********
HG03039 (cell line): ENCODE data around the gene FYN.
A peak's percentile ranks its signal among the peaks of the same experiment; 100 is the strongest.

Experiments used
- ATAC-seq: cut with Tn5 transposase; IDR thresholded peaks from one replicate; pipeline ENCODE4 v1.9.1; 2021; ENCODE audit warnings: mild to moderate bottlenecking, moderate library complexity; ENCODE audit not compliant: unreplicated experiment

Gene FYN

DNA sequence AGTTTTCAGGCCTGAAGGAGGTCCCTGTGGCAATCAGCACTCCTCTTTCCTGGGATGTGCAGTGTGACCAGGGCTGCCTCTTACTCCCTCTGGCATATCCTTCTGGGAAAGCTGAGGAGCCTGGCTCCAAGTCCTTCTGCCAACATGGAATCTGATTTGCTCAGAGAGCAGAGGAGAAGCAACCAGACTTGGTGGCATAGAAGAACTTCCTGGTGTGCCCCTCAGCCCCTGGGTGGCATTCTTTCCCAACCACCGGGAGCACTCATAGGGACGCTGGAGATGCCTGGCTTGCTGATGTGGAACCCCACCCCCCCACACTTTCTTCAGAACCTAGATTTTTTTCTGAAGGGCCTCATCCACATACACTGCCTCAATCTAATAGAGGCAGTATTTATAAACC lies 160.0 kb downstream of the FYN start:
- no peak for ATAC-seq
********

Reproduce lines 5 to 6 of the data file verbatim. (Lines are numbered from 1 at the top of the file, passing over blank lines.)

Gene FYN

DNA sequence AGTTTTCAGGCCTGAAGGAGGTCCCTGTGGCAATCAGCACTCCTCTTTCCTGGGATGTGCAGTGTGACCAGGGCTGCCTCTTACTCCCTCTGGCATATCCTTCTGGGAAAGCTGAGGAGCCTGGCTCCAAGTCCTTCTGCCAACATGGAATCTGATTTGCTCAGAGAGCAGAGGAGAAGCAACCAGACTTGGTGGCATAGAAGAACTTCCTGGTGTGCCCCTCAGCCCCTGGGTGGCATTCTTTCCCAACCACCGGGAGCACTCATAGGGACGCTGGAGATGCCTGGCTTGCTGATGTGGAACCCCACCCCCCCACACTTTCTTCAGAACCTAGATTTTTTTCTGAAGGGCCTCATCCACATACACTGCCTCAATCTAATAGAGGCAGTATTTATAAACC lies 160.0 kb downstream of the FYN start: